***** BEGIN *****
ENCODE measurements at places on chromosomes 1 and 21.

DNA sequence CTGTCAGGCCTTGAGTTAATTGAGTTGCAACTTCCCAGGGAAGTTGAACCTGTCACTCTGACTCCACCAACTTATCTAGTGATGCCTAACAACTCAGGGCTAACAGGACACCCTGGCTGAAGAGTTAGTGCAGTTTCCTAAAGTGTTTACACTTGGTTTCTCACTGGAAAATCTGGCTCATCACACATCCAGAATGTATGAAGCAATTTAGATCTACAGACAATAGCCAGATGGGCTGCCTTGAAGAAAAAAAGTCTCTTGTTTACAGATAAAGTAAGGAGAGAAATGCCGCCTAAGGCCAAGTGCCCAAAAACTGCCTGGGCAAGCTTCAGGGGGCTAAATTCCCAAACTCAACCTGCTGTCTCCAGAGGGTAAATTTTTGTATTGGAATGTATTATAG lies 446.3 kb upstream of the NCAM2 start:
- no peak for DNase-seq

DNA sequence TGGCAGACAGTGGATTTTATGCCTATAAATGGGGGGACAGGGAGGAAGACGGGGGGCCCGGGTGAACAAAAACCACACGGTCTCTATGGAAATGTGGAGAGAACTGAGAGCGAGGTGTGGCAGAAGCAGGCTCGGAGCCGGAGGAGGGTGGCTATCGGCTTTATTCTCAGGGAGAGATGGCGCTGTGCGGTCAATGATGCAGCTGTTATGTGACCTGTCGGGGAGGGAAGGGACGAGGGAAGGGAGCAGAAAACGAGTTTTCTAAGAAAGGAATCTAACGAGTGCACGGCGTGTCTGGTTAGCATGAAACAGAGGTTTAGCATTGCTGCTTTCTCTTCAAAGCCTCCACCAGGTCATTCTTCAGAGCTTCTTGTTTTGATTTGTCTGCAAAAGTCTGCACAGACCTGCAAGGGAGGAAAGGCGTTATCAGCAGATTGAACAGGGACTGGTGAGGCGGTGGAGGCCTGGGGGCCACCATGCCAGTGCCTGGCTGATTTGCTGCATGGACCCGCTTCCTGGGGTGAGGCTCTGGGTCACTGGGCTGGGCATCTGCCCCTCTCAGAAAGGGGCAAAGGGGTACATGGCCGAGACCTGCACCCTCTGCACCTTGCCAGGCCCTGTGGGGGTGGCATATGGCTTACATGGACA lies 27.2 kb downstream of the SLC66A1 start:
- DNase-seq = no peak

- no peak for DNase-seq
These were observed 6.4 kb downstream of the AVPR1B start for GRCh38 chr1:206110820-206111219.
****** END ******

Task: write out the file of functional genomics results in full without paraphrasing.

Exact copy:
ENCODE measurements at places on chromosomes 1 and 21.

DNA sequence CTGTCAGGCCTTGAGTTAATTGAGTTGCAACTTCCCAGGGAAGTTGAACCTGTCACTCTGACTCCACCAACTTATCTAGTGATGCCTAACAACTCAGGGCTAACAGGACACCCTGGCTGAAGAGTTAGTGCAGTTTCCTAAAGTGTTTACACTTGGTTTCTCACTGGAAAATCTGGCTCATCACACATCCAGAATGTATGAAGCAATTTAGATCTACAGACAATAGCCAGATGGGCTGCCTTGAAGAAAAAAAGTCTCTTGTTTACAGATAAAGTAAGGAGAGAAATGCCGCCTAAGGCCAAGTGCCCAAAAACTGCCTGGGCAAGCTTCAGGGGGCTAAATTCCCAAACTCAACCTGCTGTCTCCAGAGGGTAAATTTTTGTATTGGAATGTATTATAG lies 446.3 kb upstream of the NCAM2 start:
- no peak for DNase-seq

DNA sequence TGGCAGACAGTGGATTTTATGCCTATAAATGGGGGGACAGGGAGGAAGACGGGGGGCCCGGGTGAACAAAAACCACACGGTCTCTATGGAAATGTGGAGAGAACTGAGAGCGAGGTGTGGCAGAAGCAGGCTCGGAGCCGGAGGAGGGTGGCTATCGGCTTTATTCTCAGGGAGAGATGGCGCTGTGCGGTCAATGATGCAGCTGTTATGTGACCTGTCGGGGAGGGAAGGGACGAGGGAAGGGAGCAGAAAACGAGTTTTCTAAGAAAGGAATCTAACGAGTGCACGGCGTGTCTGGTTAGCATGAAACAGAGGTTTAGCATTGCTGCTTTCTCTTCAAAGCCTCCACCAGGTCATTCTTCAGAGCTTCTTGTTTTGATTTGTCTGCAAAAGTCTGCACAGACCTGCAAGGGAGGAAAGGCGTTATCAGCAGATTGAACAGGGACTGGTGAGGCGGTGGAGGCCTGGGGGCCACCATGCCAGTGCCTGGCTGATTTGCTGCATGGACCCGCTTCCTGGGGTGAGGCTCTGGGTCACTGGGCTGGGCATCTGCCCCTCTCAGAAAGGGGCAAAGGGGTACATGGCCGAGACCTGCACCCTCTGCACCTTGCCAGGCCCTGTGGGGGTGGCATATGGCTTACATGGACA lies 27.2 kb downstream of the SLC66A1 start:
- DNase-seq = no peak

- no peak for DNase-seq
These were observed 6.4 kb downstream of the AVPR1B start for GRCh38 chr1:206110820-206111219.